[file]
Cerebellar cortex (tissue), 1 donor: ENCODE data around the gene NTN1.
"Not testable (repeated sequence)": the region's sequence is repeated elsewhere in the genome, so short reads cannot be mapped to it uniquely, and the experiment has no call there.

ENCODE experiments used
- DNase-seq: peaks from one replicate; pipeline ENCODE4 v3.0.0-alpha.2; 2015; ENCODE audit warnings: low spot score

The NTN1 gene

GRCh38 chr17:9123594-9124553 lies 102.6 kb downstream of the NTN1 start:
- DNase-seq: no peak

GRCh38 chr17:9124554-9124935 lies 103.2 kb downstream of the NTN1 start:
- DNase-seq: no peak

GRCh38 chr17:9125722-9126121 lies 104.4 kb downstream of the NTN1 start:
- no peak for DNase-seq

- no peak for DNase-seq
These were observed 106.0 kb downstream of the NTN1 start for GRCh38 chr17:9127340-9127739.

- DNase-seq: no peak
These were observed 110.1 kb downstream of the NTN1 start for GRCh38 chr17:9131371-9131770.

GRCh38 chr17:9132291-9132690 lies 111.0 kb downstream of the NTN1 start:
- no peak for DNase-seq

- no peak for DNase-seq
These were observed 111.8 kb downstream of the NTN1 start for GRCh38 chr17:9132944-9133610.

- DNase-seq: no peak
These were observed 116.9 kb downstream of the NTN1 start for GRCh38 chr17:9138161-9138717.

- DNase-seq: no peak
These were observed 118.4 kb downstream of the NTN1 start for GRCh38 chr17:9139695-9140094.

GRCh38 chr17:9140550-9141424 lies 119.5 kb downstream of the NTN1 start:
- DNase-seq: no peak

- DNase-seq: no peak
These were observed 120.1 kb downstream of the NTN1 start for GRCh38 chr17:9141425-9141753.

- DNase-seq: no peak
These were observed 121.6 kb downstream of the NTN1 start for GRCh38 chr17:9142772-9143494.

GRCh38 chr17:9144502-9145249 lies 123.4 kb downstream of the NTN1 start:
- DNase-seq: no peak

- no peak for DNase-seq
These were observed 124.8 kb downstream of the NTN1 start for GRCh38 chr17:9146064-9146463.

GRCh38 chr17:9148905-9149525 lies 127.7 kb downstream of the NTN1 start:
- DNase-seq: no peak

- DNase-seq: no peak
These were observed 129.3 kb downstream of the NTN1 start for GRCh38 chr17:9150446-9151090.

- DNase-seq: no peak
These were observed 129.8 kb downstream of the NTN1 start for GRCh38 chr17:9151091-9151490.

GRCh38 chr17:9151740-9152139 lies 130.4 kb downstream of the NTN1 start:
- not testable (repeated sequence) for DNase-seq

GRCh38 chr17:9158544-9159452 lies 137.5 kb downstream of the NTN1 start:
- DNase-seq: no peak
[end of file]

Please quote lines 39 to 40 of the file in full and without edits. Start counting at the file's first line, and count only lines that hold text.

These were observed 129.8 kb downstream of the NTN1 start for GRCh38 chr17:9151091-9151490.

GRCh38 chr17:9151740-9152139 lies 130.4 kb downstream of the NTN1 start: